Editorial  |   March 2018
A Focus on Research at the First School of Osteopathic Medicine
Author Notes
  • From the A.T. Still Research Institute at the A.T. Still University in Kirksville, Missouri. 
  • Financial Disclosures: None reported. 
  • Support: None reported. 
  •  *Address correspondence to John T. Heard, PhD, A.T. Still Research Institute, 800 W Jefferson St, Kirksville, MO 63501-1443. Email:
Article Information
Imaging / Medical Education / Osteopathic Manipulative Treatment / Graduate Medical Education / Curriculum
Editorial   |   March 2018
A Focus on Research at the First School of Osteopathic Medicine
The Journal of the American Osteopathic Association, March 2018, Vol. 118, 133-135. doi:
The Journal of the American Osteopathic Association, March 2018, Vol. 118, 133-135. doi:
The A.T. Still University Kirksville College of Osteopathic Medicine (ATSU-KCOM) was the first osteopathic medicine school, established in 1892. As a form of medicine unique to the United States, Dr Still's belief in the inherent ability of the body to heal itself lay the foundation for a discipline that initially provided limited interventions consisting of manipulation and surgery. Over its 125-year history, osteopathic medicine has developed into a fully qualified and recognized area of medicine within its founding country. With its mission to educate students to be leaders in the field of medicine, ATSU-KCOM further places an emphasis on producing physicians who will care for the medically underserved and those living in rural communities. 
Following the tenets of osteopathic medicine, ATSU-KCOM educates students to become physicians who use evidence-based medicine and whole-person care. Students are exposed to the basic elements of evidence-based medicine within the curriculum and continue to use this training throughout their careers. A.T. Still University Kirksville College of Osteopathic Medicine regards its responsibility as not only educating students and preparing them for successful residencies, but also helping them to maintain their own health and well-being during the formative years of medical school and throughout their careers. 
Recognizing the importance of all forms of research within health care, ATSU-KCOM places special emphasis on supporting the development and implementation of uniquely osteopathic-related research. Within the A.T. Still Research Institute, the Center for Research in Osteopathic Manual Medicine, co-chaired by Brian F. Degenhardt, DO, and Eric J. Snider, DO, continues the university's tradition begun by the osteopathic researchers J. Stedman Denslow, DO, and Irvin M. Korr, PhD, to advance the scientific basis for osteopathic manipulative medicine.1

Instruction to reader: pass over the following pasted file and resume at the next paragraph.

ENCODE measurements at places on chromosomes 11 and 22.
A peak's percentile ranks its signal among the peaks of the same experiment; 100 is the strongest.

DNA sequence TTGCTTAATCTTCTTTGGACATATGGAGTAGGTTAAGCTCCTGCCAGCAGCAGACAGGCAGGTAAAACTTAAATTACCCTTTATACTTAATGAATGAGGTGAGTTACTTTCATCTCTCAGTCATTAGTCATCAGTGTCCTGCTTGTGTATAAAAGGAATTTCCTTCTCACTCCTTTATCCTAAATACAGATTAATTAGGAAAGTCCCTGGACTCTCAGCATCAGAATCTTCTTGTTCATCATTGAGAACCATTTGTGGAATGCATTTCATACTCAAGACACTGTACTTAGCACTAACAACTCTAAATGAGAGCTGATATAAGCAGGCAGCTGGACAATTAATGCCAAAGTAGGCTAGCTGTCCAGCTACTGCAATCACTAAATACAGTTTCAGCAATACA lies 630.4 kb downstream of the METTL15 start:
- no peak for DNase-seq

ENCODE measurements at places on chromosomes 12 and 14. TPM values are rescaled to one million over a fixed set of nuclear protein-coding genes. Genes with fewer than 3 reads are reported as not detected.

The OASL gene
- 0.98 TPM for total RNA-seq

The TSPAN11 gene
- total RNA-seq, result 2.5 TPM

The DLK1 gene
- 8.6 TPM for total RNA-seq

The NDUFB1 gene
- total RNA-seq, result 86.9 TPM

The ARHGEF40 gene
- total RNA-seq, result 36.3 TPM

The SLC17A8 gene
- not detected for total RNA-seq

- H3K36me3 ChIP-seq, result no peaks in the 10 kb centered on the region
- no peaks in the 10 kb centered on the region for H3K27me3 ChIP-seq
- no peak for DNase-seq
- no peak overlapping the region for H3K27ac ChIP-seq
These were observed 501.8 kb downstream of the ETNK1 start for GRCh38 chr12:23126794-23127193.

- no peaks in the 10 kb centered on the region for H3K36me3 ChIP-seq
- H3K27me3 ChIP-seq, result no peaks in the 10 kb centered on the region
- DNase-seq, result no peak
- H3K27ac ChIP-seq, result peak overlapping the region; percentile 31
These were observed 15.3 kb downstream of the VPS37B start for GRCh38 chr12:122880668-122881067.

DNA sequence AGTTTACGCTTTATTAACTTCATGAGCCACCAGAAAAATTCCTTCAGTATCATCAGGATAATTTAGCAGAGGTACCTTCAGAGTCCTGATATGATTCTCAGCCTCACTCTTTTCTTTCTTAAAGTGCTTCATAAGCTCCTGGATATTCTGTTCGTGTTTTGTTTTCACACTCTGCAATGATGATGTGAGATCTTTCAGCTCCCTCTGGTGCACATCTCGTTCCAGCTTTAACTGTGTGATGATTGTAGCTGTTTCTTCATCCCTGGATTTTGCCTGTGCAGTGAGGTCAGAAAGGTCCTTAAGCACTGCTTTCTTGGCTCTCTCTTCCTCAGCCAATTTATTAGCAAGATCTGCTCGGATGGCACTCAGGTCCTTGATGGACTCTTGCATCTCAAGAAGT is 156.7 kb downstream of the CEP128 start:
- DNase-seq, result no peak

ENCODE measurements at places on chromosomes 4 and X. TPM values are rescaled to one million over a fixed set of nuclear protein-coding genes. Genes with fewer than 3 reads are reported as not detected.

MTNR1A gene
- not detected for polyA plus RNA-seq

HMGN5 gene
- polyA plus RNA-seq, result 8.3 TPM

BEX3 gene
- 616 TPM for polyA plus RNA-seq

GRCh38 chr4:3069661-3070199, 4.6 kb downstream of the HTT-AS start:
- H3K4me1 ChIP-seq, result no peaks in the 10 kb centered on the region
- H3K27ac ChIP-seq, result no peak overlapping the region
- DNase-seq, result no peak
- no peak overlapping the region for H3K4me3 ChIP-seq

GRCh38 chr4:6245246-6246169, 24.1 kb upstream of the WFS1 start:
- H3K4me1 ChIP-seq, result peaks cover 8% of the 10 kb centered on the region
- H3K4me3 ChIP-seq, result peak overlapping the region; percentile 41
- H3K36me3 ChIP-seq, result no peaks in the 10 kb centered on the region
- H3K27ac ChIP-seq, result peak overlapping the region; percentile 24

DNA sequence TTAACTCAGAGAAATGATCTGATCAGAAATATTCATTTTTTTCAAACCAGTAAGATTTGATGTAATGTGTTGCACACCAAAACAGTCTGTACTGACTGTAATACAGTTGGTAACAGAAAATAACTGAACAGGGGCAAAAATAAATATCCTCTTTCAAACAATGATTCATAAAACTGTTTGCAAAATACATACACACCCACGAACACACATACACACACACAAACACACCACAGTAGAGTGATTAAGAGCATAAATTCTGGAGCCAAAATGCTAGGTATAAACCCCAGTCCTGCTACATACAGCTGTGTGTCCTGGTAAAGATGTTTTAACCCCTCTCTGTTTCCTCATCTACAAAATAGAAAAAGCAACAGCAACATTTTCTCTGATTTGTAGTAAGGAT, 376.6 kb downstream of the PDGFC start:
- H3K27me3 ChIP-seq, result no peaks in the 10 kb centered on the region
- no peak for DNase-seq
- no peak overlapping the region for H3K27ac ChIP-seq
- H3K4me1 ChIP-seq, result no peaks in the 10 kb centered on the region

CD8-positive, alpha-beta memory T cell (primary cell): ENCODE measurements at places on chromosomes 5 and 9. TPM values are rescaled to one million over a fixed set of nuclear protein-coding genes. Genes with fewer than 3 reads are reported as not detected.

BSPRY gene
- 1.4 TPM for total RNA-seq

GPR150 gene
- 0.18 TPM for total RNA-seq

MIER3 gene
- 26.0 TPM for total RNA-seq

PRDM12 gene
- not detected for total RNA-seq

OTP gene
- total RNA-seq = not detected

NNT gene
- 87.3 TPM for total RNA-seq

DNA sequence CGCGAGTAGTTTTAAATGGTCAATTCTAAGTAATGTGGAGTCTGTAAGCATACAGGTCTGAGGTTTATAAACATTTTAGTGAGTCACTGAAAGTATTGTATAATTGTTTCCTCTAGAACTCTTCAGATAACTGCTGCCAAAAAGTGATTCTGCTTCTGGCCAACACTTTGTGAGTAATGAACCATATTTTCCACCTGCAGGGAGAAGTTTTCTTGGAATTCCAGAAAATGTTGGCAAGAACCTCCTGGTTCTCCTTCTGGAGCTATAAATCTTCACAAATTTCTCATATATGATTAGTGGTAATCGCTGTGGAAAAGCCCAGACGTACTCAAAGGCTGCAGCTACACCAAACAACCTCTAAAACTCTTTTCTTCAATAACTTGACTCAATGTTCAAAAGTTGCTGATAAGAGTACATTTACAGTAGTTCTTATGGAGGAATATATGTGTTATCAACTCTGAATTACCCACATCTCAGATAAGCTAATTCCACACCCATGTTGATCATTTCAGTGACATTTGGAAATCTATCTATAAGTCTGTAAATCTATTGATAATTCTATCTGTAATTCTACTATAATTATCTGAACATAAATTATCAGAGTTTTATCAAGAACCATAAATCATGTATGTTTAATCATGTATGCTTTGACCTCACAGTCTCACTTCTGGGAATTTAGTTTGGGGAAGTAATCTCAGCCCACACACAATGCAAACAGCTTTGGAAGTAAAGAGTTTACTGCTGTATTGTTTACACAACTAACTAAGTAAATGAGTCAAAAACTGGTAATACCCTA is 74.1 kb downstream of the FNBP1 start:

The areas of research from ATSU-KCOM featured in this edition of The Journal of the American Osteopathic Association as part of its ENGAGE initiative2 cover adverse events after osteopathic manipulative treatment (OMT),3 palpation accuracy using lumbar spine models,4 effects of osteopathic manipulation in the sacrum,5 medical school burnout,6 ultrasonography in the undergraduate curriculum,7 and student readiness for residency via entrustable professional activities.8 The diversity of topics is an indication of the level of scholarly activity that has been occurring at ATSU-KCOM for many years. Spanning the gamut of research in educational activities, wellness, and clinical practice, researchers at ATSU-KCOM continue their long-standing tradition of generating new and provocative outcomes. 
Safe, effective treatment is one of the goals of medicine. In manual medicine, or more specifically OMT, this objective is especially important because these techniques may potentially aggravate symptoms. In the study by Degenhardt et al,3 an attempt was made to determine what adverse events could be directly attributable to OMT performed in the current clinical practice setting. Using a prospective method and data from multiple physicians within the practice-based research network, DO-Touch.NET, the researchers collected data from more than 1800 office visits and found a low incidence of adverse events with no serious adverse events detected. 
For effective OMT, diagnostic palpation requires accurate localization of the structures being examined. In the study by E. Snider et al,4 localization of the lumbar transverse processes and determination of their relative position (asymmetry) was tested. The study attempted to determine how much localization affected the overall accuracy of the diagnostic process. Two groups of students were compared for their ability to determine the position of the right transverse process relative to the position of the left. One group examined models that were marked with a black dot on the cover of the model over the transverse processes landmarks while the other group had models and no markings on their surface, thus requiring the students to localize the transverse processes. The outcomes demonstrate the importance of students accurately localizing landmarks to optimize their palpatory diagnostic skills.